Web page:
While we suggest that you stick to the standard method of calculating pivot points, you should know that there are other ways to calculate for pivot points. In this lesson, we will talk about these other methods, as well as give you the formulas on how to calculate for these levels.
Woodie Pivot Point
R2 = PP + High - Low
R1 = (2 X PP) - Low
PP = (H + L + 2C) / 4
S1 = (2 X PP) - High
S2 = PP - High + Low
C - Closing Price, H - High, L - Low
In the formulas above, you'll notice that the pivot point calculation is very different from the standard method.
Also, in order the calculate for the corresponding support and resistance levels, you would use the difference between the previous day's high and low, otherwise known as the range.
Here's a chart example of the Woodie pivot point calculation applied on EURUSD. The Woodie pivot point, support levels, and resistance levels are the solid lines while the dotted lines represent the levels calculated through the standard method.
Because they have different formulas, levels obtained through the Woodie calculations are very different from those gotten through the standard method.
Some traders prefer to use the Woodie formulas because they give more weight to the closing price of the previous period. Others prefer the standard formulas because many traders make use of those, which could make them self-fulfilling.
In any case, since resistance turns into support (and vice versa), if you choose to use the Woodie formulas, you should keep an eye on these levels as they could become areas of interest. Whatever floats your boat!
Camarilla Pivot Point
R4 = C + ((H-L) x 1.5000)
R3 = C + ((H-L) x 1.2500)
R2 = C + ((H-L) x 1.1666)
R1 = C + ((H-L) x 1.0833)
PP = (H + L + C) / 3
S1 = C - ((H-L) x 1.0833)
S2 = C - ((H-L) x 1.1666)
S3 = C - ((H-L) x 1.2500)
S4 = C - ((H-L) x 1.5000)
C - Closing Price, H - High, L - Low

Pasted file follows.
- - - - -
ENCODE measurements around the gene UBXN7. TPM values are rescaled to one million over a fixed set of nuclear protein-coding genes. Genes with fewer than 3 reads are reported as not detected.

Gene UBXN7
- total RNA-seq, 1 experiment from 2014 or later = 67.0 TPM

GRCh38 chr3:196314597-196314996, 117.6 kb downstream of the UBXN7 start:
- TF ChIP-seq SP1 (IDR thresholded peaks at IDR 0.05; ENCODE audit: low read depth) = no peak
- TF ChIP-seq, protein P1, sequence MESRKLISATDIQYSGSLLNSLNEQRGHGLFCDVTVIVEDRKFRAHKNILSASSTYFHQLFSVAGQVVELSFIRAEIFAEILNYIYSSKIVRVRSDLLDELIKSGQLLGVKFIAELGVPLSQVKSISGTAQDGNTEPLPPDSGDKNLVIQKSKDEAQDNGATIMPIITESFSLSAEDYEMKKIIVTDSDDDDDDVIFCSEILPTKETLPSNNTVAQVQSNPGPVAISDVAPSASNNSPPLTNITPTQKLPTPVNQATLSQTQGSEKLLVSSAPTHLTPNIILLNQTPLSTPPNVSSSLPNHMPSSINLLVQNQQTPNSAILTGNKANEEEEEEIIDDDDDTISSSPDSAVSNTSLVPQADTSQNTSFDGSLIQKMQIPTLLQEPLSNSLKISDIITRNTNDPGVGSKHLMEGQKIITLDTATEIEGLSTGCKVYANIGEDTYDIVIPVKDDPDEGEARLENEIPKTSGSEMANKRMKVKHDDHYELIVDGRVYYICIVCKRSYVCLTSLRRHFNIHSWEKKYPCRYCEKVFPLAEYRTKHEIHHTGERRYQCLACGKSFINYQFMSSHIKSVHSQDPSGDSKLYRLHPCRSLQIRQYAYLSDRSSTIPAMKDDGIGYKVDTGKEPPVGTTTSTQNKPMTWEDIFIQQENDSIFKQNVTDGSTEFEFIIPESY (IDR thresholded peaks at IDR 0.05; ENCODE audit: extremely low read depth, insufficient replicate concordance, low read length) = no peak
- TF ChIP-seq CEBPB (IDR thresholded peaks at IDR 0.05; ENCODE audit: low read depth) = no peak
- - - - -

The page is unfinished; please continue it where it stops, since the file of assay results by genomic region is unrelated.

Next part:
The Camarilla formulas are similar to the Woodie formula. They also use the previous day's close and range to calculate the support and resistance levels.
The only difference is that you should calculate for 8 major levels (4 resistance and 4 support), and each of these levels should be multiplied by a multiplier.
The main concept of Camarilla pivot points is that it is based on the idea that price has a natural tendency to revert back to the mean (sound familiar?), or in this case, the previous day's close.
The idea is that you should buy or sell when price reaches either the third support or resistance level. However, if price were to burst through S4 or R4, it would mean that the intraday trend is strong, and it's about time you jump on that bandwagon!
Check out how the Camarilla calculation gives different levels (solid lines) compared to the standard method's levels (dotted lines)!
As you can see from the chart above, more emphasis is given to the closing price as opposed to the pivot point. Because of this, it's possible that resistance levels could be below the pivot point or support levels could be above it.
See how all the support and resistance levels are above the Camarilla pivot point?
Fibonacci Pivot Point
R3 = PP + ((High - Low) x 1.000)
R2 = PP + ((High - Low) x .618)
R1 = PP + ((High - Low) x .382)
PP = (H + L + C) / 3
S1 = PP - ((High - Low) x .382)
S2 = PP - ((High - Low) x .618)
S3 = PP - ((High - Low) x 1.000)
C - Closing Price, H - High, L - Low
Fibonacci pivot point levels are determined by first calculating the pivot point like you would the standard method.
Next, multiply the previous day's range with its corresponding Fibonacci level. Most traders use the 38.2%, 61.8% and 100% retracements in their calculations.
Finally, add or subtract the figures you get to the pivot point and voila, you've got your Fibonacci pivot point levels!
Look at the chart below to see how the levels calculated through the Fibonacci method (solid lines) differ from those calculated through the standard method (dotted lines).
The logic behind this is that many traders like using the Fibonacci ratios. People use it for retracement levels, moving averages, etc.
Why not use it for pivot points as well?
Remember that both Fibonacci and pivot points levels are used to find support and resistance. With so many traders looking at these levels, they can actually become self-fulfilling.
Which method is best?
The truth is, just like all the variations of all the other indicators that you've learned so far, there is no single best method. It really all depends on how you combine your knowledge of pivot points with all the other tools in your trading toolbox.
Just know that most charting software that do automatic calculations normally use the standard method in calculating for the pivot point levels.
But now that you know how to calculate for these levels on your own, you can give them all a swing and see which one works best for you. Pivot away!